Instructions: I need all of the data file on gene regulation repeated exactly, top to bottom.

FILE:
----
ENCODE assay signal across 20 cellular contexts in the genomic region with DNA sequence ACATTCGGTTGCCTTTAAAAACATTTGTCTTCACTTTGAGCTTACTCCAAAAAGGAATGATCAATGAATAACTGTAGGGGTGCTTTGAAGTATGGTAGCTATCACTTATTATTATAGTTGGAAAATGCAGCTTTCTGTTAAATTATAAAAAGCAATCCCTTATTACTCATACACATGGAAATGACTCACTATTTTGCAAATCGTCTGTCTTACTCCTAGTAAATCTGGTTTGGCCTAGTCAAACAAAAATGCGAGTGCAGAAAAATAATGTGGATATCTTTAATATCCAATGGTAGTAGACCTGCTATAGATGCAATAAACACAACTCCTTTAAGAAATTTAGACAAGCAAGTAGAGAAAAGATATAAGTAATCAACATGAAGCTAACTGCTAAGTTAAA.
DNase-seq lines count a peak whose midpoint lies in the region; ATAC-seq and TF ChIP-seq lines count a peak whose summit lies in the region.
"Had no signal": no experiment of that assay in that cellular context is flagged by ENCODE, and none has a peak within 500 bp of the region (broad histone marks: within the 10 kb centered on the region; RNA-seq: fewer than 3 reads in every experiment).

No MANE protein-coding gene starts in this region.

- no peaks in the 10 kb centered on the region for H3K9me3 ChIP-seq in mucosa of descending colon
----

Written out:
ENCODE assay signal across 20 cellular contexts in the genomic region with DNA sequence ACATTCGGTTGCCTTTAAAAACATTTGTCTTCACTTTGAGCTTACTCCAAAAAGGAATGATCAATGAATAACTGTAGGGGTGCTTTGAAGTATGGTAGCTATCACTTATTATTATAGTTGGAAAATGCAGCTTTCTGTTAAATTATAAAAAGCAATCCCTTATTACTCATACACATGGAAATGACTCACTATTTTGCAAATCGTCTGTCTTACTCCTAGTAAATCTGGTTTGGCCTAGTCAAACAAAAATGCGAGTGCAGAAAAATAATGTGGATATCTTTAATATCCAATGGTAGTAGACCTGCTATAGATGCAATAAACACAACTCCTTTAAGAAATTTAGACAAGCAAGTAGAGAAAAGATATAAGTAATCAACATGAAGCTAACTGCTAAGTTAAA.
DNase-seq lines count a peak whose midpoint lies in the region; ATAC-seq and TF ChIP-seq lines count a peak whose summit lies in the region.
"Had no signal": no experiment of that assay in that cellular context is flagged by ENCODE, and none has a peak within 500 bp of the region (broad histone marks: within the 10 kb centered on the region; RNA-seq: fewer than 3 reads in every experiment).

No MANE protein-coding gene starts in this region.

- no peaks in the 10 kb centered on the region for H3K9me3 ChIP-seq in mucosa of descending colon